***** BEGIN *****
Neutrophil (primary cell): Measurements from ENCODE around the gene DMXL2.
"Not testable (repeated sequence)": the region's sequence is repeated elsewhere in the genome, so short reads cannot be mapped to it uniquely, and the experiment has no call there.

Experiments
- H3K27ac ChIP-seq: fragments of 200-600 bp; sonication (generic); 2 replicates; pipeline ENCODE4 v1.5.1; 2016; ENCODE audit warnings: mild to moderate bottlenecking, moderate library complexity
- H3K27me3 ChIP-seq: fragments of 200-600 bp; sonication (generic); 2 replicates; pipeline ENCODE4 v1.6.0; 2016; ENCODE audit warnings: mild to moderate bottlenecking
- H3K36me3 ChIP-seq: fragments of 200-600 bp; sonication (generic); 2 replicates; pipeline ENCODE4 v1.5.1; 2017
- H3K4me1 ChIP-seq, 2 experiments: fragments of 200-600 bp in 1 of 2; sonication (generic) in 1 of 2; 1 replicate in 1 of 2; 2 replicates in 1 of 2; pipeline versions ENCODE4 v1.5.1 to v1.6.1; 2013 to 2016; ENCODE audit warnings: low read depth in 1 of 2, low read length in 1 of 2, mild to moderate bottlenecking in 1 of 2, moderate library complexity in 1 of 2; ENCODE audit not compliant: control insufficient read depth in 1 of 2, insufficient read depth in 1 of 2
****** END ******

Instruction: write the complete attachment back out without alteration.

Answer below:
Neutrophil (primary cell): Measurements from ENCODE around the gene DMXL2.
"Not testable (repeated sequence)": the region's sequence is repeated elsewhere in the genome, so short reads cannot be mapped to it uniquely, and the experiment has no call there.

Experiments
- H3K27ac ChIP-seq: fragments of 200-600 bp; sonication (generic); 2 replicates; pipeline ENCODE4 v1.5.1; 2016; ENCODE audit warnings: mild to moderate bottlenecking, moderate library complexity
- H3K27me3 ChIP-seq: fragments of 200-600 bp; sonication (generic); 2 replicates; pipeline ENCODE4 v1.6.0; 2016; ENCODE audit warnings: mild to moderate bottlenecking
- H3K36me3 ChIP-seq: fragments of 200-600 bp; sonication (generic); 2 replicates; pipeline ENCODE4 v1.5.1; 2017
- H3K4me1 ChIP-seq, 2 experiments: fragments of 200-600 bp in 1 of 2; sonication (generic) in 1 of 2; 1 replicate in 1 of 2; 2 replicates in 1 of 2; pipeline versions ENCODE4 v1.5.1 to v1.6.1; 2013 to 2016; ENCODE audit warnings: low read depth in 1 of 2, low read length in 1 of 2, mild to moderate bottlenecking in 1 of 2, moderate library complexity in 1 of 2; ENCODE audit not compliant: control insufficient read depth in 1 of 2, insufficient read depth in 1 of 2